Made it through another Berlin Fashion week. Which doesn’t mean that I had anything to do with it or attended any events. But having our office in Berlin-Mitte means that we can’t escape it entirely. But as it seems to move more to the West or the fringes of Berlin (more space for less money), it’s easier to avoid. You still have to pay more for lunch that week and forget about getting a table for dinner.
I always enjoyed that Fashion Week allows you for two weeks a year to comment anything obnoxious or ridiculous you see on the streets of Berlin with “Oh, well, Fashion Week…”
Before you move to a city like Berlin, you expect that everything that is happening in the city affects everyone living in it. Like someone saying “I saw that Putin is in Berlin,” almost expecting you to run into him. Then you move to the city and get lost in everyday life. Only when you turn on the evening news and see your city, you realize that so much more is happening around you. You wonder about all the helicopters until your remember that Obama is in town.
Fashion Week is just one example of a huge bubble happening without most of Berlin citizens noticing it. It’s a huge ecosystem of large and small events all over Berlin. But it can happen without you ever crossing paths with it. Which is a fascinating aspect of large cities. All these different bubbles and layers and subcultures and scenes that coexist with sometimes only minimal overlay.
People sometimes are astonished when they ask me about the Berlin nightlife, and I tell them that I have no idea and only been to Berghain twice. It’s about context and projections, I guess.
But Berlin is also one giant bubble. I always become aware of this whenever I leave Berlin. Like last week. I was invited to the north of Bavaria in the middle of Germany, to speak about digital transformation at an event from an insurance company. Bavaria is the German state that has given us the CSU, the sister party to Angela Merkel’s CDU. The ones who fight hard to put a cap on the numbers of refugees Germany accepts (nevermind that it’s unconstitutional). The monastery that the event was at is a “stronghold” of the CSU (with the portraits of the party elders on the kitchen wall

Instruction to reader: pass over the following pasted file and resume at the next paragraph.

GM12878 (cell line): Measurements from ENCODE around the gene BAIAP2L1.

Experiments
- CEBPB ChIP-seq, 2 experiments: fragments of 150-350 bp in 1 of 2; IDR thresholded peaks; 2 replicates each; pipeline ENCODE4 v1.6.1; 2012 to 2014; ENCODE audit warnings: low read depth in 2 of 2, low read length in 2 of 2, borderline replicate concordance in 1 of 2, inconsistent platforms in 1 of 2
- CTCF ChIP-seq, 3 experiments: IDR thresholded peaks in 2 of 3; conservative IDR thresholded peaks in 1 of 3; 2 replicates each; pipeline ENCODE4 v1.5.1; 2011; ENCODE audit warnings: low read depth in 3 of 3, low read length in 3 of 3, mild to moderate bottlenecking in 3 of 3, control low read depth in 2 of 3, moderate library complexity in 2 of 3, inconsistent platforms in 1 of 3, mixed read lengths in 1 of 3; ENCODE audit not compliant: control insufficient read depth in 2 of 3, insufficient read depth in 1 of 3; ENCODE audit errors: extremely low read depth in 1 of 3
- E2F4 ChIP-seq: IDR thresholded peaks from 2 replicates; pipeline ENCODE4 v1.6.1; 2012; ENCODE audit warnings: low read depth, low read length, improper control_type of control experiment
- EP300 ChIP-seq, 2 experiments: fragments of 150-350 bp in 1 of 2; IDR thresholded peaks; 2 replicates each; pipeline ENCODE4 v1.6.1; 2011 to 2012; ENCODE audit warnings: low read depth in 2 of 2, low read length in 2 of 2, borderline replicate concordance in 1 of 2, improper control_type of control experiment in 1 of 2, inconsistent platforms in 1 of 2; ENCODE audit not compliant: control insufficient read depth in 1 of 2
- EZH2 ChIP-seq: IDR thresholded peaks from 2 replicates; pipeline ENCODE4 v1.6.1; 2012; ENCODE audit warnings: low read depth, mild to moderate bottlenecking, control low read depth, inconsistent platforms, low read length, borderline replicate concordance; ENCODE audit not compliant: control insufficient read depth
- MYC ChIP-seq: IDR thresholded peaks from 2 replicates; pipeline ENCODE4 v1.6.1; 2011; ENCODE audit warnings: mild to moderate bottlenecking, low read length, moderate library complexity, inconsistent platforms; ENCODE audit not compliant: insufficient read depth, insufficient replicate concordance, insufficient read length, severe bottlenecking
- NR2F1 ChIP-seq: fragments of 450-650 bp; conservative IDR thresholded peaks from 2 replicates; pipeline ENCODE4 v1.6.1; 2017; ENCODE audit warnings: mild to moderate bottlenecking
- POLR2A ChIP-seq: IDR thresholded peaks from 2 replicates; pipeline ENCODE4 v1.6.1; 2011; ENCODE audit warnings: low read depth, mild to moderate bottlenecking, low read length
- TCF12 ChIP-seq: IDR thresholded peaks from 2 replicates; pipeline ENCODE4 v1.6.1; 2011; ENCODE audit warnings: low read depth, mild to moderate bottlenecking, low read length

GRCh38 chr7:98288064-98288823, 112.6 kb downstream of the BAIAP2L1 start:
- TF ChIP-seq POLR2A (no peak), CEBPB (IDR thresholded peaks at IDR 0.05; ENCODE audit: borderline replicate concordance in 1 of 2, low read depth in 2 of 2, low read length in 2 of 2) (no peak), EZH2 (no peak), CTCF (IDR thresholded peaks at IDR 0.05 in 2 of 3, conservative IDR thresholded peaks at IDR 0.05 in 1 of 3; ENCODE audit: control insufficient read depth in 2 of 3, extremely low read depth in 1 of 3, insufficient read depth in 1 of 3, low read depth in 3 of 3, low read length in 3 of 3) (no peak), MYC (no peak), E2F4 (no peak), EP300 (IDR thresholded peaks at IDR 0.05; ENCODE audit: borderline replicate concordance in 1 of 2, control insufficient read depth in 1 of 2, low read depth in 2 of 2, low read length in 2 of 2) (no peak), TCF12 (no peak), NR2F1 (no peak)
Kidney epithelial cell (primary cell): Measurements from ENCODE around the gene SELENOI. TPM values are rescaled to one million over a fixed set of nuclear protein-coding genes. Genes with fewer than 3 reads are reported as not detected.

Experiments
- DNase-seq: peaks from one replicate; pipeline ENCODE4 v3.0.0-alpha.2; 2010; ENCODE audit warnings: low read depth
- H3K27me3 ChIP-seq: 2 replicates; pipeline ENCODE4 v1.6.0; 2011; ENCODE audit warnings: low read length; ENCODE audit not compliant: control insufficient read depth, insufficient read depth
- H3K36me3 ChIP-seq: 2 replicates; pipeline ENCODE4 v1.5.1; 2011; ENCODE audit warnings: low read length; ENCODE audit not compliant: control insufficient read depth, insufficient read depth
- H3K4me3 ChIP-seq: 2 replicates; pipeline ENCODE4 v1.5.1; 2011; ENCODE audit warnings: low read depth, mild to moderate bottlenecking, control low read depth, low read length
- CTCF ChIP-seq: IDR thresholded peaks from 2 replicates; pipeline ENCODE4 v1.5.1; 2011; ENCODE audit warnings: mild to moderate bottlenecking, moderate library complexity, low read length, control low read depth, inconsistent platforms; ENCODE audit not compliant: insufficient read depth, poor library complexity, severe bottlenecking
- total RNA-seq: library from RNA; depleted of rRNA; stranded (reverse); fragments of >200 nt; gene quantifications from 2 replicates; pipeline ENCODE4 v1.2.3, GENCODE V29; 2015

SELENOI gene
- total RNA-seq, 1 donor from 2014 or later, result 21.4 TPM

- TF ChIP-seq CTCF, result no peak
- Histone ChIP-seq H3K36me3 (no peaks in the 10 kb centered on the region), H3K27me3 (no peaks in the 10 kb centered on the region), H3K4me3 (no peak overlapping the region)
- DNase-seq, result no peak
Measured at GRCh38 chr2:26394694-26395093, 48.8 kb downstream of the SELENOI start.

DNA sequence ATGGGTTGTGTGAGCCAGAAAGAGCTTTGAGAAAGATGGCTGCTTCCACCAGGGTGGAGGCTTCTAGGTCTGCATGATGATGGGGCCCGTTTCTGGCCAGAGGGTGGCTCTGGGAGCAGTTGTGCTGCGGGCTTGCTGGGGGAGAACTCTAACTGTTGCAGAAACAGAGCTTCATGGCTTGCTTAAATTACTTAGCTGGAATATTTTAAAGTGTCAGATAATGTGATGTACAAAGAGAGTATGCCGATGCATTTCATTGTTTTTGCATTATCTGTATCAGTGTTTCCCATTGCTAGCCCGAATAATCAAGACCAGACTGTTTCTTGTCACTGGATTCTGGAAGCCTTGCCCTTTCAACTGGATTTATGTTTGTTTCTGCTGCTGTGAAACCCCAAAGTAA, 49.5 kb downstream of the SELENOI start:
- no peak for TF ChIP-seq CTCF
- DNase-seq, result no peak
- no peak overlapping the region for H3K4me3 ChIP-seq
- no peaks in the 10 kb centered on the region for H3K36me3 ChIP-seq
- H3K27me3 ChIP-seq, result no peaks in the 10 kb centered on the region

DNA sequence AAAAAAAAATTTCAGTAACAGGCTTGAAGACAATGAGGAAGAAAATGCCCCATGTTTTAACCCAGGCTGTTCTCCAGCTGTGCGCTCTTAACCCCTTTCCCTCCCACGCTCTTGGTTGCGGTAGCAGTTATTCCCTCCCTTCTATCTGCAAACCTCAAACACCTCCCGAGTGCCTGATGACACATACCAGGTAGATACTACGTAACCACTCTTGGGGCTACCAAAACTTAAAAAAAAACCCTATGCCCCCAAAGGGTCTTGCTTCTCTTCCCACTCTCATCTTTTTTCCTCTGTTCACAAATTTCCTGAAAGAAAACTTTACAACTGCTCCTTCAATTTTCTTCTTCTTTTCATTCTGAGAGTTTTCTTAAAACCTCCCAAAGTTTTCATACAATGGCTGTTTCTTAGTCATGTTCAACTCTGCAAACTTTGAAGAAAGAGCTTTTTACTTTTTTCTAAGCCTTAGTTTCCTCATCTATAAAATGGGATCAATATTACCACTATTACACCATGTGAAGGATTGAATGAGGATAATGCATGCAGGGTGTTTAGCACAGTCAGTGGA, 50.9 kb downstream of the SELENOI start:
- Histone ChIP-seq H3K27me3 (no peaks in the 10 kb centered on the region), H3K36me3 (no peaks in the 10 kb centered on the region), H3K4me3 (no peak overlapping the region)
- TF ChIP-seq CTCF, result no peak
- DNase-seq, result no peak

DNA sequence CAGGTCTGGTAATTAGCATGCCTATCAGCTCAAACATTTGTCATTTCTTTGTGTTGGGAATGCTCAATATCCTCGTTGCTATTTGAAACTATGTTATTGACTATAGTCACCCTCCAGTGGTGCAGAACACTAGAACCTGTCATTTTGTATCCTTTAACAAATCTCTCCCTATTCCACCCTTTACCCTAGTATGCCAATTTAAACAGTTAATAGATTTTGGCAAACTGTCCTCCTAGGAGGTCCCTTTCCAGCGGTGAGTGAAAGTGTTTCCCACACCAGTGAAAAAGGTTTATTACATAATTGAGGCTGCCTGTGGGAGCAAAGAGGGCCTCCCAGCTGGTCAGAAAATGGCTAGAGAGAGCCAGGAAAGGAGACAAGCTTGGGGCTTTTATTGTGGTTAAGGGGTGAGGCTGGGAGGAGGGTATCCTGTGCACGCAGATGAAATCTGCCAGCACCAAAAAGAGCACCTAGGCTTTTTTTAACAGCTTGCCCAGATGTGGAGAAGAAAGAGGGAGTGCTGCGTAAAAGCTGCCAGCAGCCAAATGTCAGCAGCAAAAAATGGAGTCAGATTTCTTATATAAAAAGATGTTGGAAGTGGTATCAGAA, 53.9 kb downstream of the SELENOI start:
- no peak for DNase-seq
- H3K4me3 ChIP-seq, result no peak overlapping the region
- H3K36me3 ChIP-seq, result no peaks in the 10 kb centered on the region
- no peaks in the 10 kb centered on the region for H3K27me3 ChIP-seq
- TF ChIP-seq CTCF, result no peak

At breakfast, I overheard three conversations, and every single one featured the refugee crisis. It was fascinating how different the tone of conversation on this topic was compared to Berlin and my bubble there. There’s a refugee home in the school gym across the street from my flat. So the situation is not one far away for me. But still, the conversation at that breakfast table had much more urgency and dread. It helped me put all the news about right-wing movements in Germany into context.
Once more I realized how important it is for me to travel more outside the Berlin bubble. I’m consciously aware that perception is different outside Berlin. But it’s hard to grasp that while in Berlin.
And then later that day, the moderator of the event introduced my talk with this anecdote:
In the local town of Coburg, most of the refugees would gather in the marketplace. Quickly, the rumor emerged that they were planning something. So the local radio station just went to them and asked them why they always gathered there. The answer: “It’s the only place that has free internet…”